“Don’t ever touch your retirement savings!”
Thus says the internet. Think of it as the third rail of retirement advice. And, to be clear, the people who are saying it are right in almost all cases.
After all, we’re already woefully behind on our retirement savings — according to a recent study by the Transamerica Center for Retirement Studies, the median Millennial household only has $ 37,000 in retirement savings, and the median Baby Boomer household only has $ 164,000. Raiding your 401(k) fund has the effect of making that situation worse.
Nonetheless, every now and then, a situation crops up where taking out a 401(k) loan may be the “least worst” option. Here are two.
Lots of high-interest debt
Of the roughly 29% of Americans who report having taken some kind of early withdrawal or loan from their retirement plan, over half report having done so to pay off credit card debt. The average credit card charges a roughly 12.5% annual interest rate, and the average American household has $ 7,136 in credit card debt.
The average 401(k) loan, by contrast, usually charges an interest rate a percentage point or two above the prime rate — currently at 4.5%, so assume 6% or so. Even though withdrawing the money means you miss out on the potential compounding of that money in the stock market — historically speaking, between 6% and 7% after inflation — you can see that it’s basically a wash between slowly chipping away at a credit card at 12.5% APR versus paying it off in one fell swoop with a 401(k) loan. Plus, the interest you pay on your 401(k) loan is deposited into your 401(k) — so at least those interest payments are going to you and not the bank.
Paying off credit card debt with a 401(k) loan still isn’t a good option, but if you’re caught in a spiral of high-interest credit card debt that you’ll struggle to pay off (perhaps a scenario in which you have twice the average household credit card debt), a 401(k) loan could give you the ability to do a needed reset if you aren’t able to take advantage of other, better debt consolidation strategies. You would still have to pay all of the money back with after-tax dollars (meaning that you’d lose out on one of the key benefits to the 401(k) — its tax-deferred status), and if you exit your job, you may be forced to pay the entire balance back immediately. Taking out a loan on your 401(k) isn’t an attractive strategy, but it may make sense if you’re in a tough spot.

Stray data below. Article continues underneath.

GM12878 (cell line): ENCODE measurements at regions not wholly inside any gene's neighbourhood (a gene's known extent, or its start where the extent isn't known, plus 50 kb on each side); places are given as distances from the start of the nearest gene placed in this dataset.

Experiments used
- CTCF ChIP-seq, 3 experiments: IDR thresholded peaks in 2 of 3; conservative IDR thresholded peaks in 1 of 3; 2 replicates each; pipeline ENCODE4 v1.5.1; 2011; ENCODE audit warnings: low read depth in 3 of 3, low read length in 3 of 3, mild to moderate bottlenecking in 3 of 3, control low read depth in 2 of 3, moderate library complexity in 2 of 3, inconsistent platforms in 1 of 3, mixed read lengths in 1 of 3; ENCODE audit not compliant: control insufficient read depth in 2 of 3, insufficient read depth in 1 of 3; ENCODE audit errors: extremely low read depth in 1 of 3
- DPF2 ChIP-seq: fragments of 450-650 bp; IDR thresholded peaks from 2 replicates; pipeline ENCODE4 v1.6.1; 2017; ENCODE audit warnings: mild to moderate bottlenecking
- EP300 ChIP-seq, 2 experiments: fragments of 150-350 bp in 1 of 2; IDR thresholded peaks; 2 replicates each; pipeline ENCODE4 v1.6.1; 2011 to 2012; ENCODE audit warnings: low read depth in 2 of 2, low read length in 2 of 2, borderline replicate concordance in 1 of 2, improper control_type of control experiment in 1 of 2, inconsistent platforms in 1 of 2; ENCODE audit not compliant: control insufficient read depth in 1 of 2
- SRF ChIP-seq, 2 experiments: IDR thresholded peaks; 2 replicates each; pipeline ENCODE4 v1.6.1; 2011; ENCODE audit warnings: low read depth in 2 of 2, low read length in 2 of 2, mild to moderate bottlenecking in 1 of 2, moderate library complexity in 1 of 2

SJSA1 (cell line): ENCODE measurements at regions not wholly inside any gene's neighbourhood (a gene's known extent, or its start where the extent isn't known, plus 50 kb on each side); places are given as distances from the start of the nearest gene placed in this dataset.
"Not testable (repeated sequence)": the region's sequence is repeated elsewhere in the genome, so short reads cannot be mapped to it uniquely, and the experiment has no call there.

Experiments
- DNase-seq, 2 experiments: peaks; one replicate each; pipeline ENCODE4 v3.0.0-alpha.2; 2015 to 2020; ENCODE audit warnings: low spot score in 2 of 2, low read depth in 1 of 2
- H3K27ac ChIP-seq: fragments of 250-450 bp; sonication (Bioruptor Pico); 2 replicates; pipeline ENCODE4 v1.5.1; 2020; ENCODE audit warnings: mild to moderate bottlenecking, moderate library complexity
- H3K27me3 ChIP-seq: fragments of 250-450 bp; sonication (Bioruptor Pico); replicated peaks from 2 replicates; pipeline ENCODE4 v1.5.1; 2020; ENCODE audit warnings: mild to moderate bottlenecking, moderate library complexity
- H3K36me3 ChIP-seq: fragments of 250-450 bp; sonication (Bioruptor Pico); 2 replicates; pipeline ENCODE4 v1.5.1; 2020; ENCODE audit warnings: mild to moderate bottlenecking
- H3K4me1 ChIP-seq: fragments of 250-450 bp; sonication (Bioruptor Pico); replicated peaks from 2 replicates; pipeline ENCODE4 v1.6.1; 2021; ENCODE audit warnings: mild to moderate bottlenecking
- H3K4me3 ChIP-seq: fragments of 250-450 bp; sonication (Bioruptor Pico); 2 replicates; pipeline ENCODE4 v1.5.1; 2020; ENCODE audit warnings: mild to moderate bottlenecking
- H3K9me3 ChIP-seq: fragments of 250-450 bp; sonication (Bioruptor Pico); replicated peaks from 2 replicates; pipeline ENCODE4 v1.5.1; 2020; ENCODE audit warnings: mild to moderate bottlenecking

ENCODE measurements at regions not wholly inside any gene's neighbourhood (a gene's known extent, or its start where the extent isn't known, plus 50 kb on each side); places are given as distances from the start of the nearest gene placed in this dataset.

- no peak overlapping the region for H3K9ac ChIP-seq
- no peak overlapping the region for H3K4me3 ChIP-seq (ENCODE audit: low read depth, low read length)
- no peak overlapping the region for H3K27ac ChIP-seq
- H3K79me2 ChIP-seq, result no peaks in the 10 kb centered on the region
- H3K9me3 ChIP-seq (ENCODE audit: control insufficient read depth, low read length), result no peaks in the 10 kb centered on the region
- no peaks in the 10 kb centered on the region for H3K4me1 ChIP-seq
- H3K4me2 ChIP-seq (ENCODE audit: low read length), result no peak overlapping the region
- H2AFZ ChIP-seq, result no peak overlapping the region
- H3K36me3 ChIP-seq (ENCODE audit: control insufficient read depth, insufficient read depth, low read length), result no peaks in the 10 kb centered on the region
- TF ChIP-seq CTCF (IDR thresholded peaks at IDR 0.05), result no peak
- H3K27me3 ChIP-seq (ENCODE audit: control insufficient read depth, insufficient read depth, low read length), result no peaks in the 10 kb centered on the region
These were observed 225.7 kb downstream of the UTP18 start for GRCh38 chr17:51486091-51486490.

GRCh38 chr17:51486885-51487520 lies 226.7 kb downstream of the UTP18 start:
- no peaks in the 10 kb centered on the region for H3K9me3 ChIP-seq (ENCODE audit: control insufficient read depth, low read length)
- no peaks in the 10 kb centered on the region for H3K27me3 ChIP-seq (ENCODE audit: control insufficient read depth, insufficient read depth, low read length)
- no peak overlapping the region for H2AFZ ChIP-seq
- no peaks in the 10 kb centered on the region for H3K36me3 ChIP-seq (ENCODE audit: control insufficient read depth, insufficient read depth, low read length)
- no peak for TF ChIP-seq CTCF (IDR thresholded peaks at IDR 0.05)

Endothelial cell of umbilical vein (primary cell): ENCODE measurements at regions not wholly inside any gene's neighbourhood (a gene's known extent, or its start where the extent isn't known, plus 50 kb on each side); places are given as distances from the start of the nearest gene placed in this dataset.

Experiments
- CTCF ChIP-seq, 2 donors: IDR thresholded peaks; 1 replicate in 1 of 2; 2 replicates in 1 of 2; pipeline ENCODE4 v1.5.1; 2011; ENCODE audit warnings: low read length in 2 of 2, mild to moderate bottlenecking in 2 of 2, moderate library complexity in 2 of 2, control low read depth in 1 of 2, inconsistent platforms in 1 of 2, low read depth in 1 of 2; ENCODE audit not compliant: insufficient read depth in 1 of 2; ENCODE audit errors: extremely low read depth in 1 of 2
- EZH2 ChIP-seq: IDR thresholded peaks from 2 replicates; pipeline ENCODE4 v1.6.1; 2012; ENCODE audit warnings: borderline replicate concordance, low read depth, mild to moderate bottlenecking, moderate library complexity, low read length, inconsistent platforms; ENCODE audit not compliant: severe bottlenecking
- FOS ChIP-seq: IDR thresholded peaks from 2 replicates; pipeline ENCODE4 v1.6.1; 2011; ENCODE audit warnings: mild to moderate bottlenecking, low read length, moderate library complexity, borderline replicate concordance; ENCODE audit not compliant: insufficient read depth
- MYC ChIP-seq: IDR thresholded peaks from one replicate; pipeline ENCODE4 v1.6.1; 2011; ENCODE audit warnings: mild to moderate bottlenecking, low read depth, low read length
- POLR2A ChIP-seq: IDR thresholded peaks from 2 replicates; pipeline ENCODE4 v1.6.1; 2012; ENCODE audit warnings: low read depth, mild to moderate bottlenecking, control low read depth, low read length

The IRS specifies the circumstances under which a 401(k) provider may (but is not required to) allow for hardship withdrawals by noting that they could be allowed when there is an “immediate and heavy financial need of the employee” — and the amount withdrawn “must be necessary to satisfy the financial need.” Put a different way, you have to need money quickly, and there must be no other way you can get that money.
To clarify just how up against a wall you have to be to qualify, the IRS further stipulates that you must have already tapped “all other currently available distributions and loans under the plan and all other plans maintained by the employer” — meaning you have to have already taken out the maximum possible 401(k) loan (which is the lesser of 50% of the vested balance or $ 50,000).
This should be the true last resort, and not just because it’s required by tax law. The money you withdraw for financial hardship is fully taxed and may be subject to a 10% early withdrawal penalty. The money may also not be paid back to your 401(k) (unlike in the 401(k) loan example above), and you will be barred from contributing to the 401(k) plan for six months. Your 401(k) balance will permanently shrink, and you’ll be barred from doing anything to grow it for six months.
Making the best of a bad situation
The fact that 29% of Americans report having taken some kind of early withdrawal or loan from their 401(k) is just another sign of how close to the edge too many people are living. It’s pretty clear that most Americans aren’t tapping their 401(k) for fun. It’s because they’re in emergency situations, strapped for cash, and starved for options.
So if you’re in dire financial straits like those described above, consider taking that loan — and if you qualify for the hardship withdrawal, you probably have no choice but to go for it. When times get better, try to build up an emergency fund that will allow you to handle most financial shocks without major consequences — think at least six months of your nonnegotiable expenses. That’s the only way to get into a sufficiently stable spot that you (hopefully) won’t ever have to raid your retirement savings again.